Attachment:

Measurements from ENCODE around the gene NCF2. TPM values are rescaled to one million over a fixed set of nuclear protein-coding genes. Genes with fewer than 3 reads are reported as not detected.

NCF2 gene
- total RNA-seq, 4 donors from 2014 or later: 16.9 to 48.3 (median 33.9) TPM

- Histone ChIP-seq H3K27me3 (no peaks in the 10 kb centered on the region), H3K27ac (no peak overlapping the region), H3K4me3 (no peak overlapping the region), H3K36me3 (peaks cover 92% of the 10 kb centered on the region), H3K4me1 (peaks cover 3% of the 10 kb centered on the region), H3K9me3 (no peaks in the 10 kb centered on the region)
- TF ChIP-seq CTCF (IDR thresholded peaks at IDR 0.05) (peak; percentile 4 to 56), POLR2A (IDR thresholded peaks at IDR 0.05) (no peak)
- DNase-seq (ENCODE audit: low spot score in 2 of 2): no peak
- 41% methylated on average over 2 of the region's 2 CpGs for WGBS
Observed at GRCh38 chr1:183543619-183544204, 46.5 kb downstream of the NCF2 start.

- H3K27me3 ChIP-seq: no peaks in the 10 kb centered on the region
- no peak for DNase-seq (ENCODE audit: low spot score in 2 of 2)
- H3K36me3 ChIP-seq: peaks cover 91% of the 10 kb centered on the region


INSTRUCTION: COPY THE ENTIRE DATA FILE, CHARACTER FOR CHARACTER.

Measurements from ENCODE around the gene NCF2. TPM values are rescaled to one million over a fixed set of nuclear protein-coding genes. Genes with fewer than 3 reads are reported as not detected.

NCF2 gene
- total RNA-seq, 4 donors from 2014 or later: 16.9 to 48.3 (median 33.9) TPM

- Histone ChIP-seq H3K27me3 (no peaks in the 10 kb centered on the region), H3K27ac (no peak overlapping the region), H3K4me3 (no peak overlapping the region), H3K36me3 (peaks cover 92% of the 10 kb centered on the region), H3K4me1 (peaks cover 3% of the 10 kb centered on the region), H3K9me3 (no peaks in the 10 kb centered on the region)
- TF ChIP-seq CTCF (IDR thresholded peaks at IDR 0.05) (peak; percentile 4 to 56), POLR2A (IDR thresholded peaks at IDR 0.05) (no peak)
- DNase-seq (ENCODE audit: low spot score in 2 of 2): no peak
- 41% methylated on average over 2 of the region's 2 CpGs for WGBS
Observed at GRCh38 chr1:183543619-183544204, 46.5 kb downstream of the NCF2 start.

- H3K27me3 ChIP-seq: no peaks in the 10 kb centered on the region
- no peak for DNase-seq (ENCODE audit: low spot score in 2 of 2)
- H3K36me3 ChIP-seq: peaks cover 91% of the 10 kb centered on the region